Weightlifting and Body Mass Index

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Weightlifting and Body Mass Index

One of the ways that a doctor or professional trainer can tell if you are overweight, and get a good idea of how bad your physical situation is, is by a means of measurement called body mass index.

So, what is your BMI, or Body Mass Index?

It must be pointed out, however, that BMI is only an approximate measure of percentage of body fat. It is based on a ratio of weight to height. BMI was developed to give an approximation, or snapshot, of body fat. It is not scientifically accurate as it can overestimate Body fat in those with a lot of lean muscle mass, like weightlifters, and underestimate body fat in some, such as the elderly, who have lost lean muscle mass.

How is BMI calculated?

BMI is calculated by taking your weight in pounds, multiplying by 703 and dividing that number by your height in inches squared. Compare the results as follows:

BMI Weight Status
Below 18.5 Underweight
18.5 -24.9 Normal
25 - 29.9 Overweight
30 & Above Obese

While it is true that professional weightlifters and especially professional bodybuilders whose regimen and diet is specifically programmed to increase lean muscle for "show" and eliminate as much body fat as possible - can have an inaccurate reading on their BMI. A competitive body builder for example has on average only 4% body fat! But for most of us, if you have not already picked up the sport of weight lifting - and you hit in the 25 or over range on that chart, the truth is there is no better way to lower that BMI and get in shape the weightlifting.

Weightlifting eliminates most of the problems of yo-yo dieting by increasing lean muscle mass and raising resting metabolic rate. Especially for aging baby boomers who see their BMI numbers creeping up and want to do something about it - weight lifting is the way to go.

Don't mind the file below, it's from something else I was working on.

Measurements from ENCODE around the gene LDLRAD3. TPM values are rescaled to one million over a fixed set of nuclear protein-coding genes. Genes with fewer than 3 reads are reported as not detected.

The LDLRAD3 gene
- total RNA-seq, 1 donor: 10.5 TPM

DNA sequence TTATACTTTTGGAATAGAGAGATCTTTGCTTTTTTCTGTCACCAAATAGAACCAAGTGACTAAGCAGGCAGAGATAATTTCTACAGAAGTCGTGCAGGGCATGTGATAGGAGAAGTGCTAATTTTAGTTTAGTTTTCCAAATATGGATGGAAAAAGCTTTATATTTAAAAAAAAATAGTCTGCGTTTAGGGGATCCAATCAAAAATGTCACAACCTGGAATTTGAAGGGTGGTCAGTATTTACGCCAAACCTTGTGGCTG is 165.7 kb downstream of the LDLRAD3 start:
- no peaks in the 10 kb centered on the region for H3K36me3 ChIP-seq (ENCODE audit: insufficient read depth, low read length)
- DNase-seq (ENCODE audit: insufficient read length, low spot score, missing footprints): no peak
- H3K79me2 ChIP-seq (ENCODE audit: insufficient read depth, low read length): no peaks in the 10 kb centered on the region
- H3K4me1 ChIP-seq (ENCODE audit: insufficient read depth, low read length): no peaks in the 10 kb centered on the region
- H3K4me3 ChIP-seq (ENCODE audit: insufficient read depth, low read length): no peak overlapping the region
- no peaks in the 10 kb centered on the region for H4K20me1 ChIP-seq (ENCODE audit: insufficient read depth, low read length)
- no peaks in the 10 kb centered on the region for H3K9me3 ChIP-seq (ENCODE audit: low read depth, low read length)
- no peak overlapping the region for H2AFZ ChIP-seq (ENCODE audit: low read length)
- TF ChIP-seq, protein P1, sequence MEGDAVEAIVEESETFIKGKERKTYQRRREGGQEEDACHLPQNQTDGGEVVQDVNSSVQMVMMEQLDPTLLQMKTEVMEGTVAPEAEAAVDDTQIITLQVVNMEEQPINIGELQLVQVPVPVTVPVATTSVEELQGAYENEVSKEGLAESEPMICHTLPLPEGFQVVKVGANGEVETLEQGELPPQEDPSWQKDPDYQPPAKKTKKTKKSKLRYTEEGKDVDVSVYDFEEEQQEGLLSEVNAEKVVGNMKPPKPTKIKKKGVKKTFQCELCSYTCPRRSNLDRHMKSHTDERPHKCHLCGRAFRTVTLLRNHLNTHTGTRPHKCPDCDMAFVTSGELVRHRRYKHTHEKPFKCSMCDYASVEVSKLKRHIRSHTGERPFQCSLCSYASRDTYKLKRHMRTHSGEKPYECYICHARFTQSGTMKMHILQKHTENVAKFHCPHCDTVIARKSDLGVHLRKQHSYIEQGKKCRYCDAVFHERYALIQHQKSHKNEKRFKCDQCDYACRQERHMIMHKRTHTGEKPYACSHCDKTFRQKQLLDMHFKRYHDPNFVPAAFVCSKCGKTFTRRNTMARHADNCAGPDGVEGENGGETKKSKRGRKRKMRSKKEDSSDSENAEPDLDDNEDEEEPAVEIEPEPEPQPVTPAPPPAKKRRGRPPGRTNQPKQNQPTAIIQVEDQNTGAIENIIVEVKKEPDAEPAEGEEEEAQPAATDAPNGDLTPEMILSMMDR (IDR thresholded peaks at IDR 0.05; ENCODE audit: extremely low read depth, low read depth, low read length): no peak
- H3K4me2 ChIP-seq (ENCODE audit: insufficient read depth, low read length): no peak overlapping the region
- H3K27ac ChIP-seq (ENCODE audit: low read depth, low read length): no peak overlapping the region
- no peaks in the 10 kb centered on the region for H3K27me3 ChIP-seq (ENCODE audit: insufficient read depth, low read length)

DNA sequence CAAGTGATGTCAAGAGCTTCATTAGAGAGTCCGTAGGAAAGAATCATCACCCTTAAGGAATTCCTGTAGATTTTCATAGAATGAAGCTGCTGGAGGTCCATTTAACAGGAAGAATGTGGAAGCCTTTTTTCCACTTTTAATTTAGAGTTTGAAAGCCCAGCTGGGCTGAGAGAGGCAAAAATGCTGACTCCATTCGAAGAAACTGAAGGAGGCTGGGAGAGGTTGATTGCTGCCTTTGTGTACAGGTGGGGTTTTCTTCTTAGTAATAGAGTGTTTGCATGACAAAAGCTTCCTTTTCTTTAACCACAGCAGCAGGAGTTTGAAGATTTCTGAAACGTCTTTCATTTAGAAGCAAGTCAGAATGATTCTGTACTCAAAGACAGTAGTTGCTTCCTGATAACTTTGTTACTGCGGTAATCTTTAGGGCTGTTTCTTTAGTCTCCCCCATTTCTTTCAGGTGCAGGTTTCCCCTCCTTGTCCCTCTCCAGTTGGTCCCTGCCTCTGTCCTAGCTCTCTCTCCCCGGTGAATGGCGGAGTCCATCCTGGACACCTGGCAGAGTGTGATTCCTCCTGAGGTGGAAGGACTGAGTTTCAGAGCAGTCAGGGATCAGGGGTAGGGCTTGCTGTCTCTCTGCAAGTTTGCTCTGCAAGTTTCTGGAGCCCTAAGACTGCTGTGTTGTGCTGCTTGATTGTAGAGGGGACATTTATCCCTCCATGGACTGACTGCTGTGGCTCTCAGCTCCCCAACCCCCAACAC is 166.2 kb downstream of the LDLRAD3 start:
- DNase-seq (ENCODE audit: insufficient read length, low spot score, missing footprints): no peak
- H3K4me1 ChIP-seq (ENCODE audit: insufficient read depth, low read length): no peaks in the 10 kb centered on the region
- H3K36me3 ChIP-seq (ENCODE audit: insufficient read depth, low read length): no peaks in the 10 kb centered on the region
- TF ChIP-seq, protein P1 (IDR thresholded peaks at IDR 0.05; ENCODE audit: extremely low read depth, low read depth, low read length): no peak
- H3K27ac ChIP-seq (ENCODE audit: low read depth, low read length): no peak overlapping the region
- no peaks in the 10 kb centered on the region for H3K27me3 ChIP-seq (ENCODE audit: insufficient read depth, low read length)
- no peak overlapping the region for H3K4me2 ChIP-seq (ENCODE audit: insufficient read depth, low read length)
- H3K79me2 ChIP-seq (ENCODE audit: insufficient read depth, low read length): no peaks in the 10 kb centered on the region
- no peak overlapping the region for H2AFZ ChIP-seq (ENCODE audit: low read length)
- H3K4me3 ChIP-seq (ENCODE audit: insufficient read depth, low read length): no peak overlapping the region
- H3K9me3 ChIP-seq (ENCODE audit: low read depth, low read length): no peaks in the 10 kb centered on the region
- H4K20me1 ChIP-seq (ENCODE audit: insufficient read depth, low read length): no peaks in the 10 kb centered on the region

For weight control, you should combine a weightlifting routine with cardiovascular workouts, and, of course, healthy nutrition.

Foods rich in fiber, low in fat, and whole grains are the keys to effective weight loss when combined with weight training and exercise. And don't forget to also drink a lot of water. It is important if yo really want to lower your BMI and get in better shape that you combine your weight lifting with cardio work outs. In the first place you should never lift weight without doing some kind of cardio warm up first - just to get the heat and lungs pumping. Also if you are really weightlifting to sculpt a defined and toned body - you need the cardio to burn calories and fat.

In developing a weightlifting routine designed to maximize health, strength, build muscle and reduce your BMI - it might be surprising to realize that it is important not to overtrain.

That means you need to plan to rotate your muscle groups. You also need to plan a routine for your primary and secondary muscle groups.


There are weightlifting exercises which work a primary muscle group, but since almost all muscles are interconnected they also will train a secondary muscle group. These are sometimes referred to as complex exercises, such as the bench press.

This is the reason why weightlifting, or weight training, gives you so much more "bang for the buck" and more of a total body work out than most other forms of exercise.

As I hinted at above, just about every lift to build chest and shoulders, i.e. bench press, also works the triceps. So if you do triceps on one day, followed by chest the next, and the shoulders the following you will overwork and overtrain the triceps.

A better rotation, or split workout would be:

Monday - Chest/Triceps
Tuesday - Break
Wednesday - Back/Biceps
Thursday - Break
Friday - Legs/Shoulders
Saturday & Sunday Break


Copyright 2022 by Donovan Baldwin
Weightlifting and Body Mass Index
Page Updated 11:46 AM Thursday, December 8, 2022